India has asked China to ensure “full and sincere” implementation of an agreement between the two nations for complete disengagement from all friction points in eastern Ladakh.
The matter was discussed on phone today between Foreign Minister S Jaishankar and his Chinese counterpart Wang Yi, who called to offer “China’s sympathies” to India as it fights a deadly second wave of the COVID-19 pandemic.
“Also discussed the issue of full and sincere implementation of the Moscow Agreement of complete disengagement at all friction points along the LAC and full restoration of peace and tranquility in Eastern Ladakh. Agreed to continue discussions in this respect,” Mr Jaishankar tweeted.
India and China had reached a five-point agreement to resolve tensions in eastern Ladakh when Mr Jaishankar and Wang met in Moscow in September last year on the sidelines of the Shanghai Cooperation Organisation (SCO) conclave.
The agreement included measures like quick disengagement of troops, avoiding action that could escalate tensions, adherence to protocols on border management and steps to restore peace along the Line of Actual Control.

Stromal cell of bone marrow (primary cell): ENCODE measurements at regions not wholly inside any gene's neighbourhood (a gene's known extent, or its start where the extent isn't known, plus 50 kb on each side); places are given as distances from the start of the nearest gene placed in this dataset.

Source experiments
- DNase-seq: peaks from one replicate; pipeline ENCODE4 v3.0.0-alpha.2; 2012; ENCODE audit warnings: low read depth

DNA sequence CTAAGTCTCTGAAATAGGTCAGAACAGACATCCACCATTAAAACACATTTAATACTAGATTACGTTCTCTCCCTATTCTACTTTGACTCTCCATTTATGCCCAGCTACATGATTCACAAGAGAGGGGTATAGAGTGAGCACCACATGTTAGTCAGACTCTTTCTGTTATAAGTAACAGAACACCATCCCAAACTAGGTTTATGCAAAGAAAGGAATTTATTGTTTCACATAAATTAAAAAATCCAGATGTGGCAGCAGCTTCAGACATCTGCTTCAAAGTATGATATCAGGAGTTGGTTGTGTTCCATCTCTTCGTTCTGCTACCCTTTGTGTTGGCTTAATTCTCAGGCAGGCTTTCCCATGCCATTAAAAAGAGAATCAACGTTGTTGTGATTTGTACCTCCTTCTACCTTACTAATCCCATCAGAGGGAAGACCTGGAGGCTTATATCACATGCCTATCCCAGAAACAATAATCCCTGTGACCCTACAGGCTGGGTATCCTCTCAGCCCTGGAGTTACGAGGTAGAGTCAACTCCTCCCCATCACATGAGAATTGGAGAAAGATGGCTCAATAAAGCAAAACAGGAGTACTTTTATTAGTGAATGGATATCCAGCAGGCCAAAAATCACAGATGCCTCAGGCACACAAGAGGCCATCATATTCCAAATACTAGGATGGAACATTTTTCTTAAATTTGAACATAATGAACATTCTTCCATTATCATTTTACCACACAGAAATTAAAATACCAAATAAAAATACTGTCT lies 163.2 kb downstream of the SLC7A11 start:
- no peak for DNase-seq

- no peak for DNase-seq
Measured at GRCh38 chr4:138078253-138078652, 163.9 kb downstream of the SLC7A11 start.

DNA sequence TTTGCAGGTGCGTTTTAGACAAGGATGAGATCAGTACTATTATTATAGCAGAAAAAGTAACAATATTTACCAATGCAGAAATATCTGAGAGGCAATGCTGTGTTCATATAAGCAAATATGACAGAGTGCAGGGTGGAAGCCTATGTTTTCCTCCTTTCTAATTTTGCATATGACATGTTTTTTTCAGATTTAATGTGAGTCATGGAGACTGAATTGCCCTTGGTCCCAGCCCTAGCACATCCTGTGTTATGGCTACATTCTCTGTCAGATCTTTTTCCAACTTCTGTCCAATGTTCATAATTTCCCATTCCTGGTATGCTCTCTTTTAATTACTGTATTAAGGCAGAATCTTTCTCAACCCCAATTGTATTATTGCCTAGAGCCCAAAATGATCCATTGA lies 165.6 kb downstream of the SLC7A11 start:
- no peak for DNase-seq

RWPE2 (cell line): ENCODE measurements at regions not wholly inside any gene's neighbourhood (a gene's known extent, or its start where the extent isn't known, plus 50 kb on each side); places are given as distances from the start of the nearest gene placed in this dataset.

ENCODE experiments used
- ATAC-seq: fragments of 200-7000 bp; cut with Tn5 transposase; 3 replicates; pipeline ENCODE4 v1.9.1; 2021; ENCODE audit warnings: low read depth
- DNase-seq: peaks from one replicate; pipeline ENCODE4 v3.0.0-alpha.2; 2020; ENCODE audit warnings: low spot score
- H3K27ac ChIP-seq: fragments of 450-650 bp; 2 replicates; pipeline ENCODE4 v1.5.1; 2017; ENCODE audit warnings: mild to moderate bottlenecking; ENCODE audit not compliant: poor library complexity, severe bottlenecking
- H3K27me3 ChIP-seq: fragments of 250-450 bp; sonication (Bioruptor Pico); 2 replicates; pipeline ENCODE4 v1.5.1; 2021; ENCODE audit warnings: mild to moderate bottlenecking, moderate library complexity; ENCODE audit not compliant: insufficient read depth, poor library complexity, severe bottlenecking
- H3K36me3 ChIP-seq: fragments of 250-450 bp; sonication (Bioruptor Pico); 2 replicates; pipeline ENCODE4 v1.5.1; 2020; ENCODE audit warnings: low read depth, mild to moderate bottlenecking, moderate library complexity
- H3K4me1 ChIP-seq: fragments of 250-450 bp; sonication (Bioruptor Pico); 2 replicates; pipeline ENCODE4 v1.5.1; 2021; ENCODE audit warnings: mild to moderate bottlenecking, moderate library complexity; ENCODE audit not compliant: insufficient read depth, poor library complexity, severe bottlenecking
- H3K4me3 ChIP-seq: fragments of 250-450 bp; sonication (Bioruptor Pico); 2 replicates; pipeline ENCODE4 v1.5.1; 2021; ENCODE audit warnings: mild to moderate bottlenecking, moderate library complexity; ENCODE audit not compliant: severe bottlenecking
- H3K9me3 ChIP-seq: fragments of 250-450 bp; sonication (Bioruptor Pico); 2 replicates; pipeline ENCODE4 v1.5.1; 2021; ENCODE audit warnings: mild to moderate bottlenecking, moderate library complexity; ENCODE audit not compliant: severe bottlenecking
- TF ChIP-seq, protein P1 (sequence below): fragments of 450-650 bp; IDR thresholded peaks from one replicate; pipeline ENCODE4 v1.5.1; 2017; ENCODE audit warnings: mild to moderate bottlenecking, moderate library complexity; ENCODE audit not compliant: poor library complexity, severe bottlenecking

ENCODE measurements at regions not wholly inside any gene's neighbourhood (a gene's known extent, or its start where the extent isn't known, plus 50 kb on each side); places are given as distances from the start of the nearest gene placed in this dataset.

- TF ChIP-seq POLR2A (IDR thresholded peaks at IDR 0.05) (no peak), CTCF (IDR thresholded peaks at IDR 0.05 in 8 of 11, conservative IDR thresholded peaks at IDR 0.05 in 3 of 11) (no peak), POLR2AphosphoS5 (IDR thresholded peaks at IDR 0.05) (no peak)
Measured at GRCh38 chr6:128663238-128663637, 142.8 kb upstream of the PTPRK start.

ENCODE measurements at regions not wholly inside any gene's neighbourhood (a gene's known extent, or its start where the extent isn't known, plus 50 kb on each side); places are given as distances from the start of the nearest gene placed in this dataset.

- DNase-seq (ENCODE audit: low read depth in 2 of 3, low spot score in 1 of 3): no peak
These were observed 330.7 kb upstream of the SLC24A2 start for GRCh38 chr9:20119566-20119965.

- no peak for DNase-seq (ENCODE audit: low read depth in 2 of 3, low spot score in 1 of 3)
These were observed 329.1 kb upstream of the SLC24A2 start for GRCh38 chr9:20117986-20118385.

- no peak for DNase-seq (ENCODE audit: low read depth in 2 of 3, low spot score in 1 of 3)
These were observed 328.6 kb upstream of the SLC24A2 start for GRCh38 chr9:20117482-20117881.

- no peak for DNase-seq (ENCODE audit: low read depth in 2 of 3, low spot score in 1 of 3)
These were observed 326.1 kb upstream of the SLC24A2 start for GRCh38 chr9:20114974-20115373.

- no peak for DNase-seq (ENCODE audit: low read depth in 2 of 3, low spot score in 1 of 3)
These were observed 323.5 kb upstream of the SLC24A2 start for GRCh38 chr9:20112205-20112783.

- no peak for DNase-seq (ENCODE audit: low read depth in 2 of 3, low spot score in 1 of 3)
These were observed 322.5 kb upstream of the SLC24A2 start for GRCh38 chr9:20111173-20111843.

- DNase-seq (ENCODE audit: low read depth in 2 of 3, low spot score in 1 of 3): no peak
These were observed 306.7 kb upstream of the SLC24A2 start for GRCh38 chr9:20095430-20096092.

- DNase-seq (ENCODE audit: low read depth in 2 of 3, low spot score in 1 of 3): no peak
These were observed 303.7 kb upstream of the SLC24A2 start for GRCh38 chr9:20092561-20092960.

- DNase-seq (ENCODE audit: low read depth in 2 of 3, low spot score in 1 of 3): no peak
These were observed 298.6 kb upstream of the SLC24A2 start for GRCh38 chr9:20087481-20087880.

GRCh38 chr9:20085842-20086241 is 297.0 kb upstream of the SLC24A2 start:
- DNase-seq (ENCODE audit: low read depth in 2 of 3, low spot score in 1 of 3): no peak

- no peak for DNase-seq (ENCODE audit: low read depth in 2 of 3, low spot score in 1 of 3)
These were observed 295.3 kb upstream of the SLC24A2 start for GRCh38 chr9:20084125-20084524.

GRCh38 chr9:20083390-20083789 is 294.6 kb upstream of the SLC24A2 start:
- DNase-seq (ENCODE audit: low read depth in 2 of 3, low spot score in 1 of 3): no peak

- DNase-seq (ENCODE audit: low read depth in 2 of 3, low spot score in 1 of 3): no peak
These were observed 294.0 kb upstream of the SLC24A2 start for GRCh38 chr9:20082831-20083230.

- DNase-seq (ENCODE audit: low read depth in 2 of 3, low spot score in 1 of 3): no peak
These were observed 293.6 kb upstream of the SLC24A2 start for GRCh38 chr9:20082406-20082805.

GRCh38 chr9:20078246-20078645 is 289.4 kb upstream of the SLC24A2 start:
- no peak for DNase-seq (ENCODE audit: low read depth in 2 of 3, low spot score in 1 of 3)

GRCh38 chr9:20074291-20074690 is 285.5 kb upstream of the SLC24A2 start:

India and China had been locked in a standoff at multiple points in eastern Ladakh from May last year till February this year, when both sides completed withdrawal of troops and weapons from the north and south banks of Pangong Lake after several rounds of military and diplomatic talks.
The two sides are now engaged in talks to extend the disengagement process to areas where there could be friction. There was no forward movement in disengagement of troops in the remaining friction points during the 11th round of military talks on April 9.
In May last year, a clash broke out between hundreds of Indian and Chinese soldiers in Galwan valley when Chinese troops prevented Indian soldiers from marching up to their traditional patrolling point in the area, which had also seen clashes in the 1962 Sino-Indian War.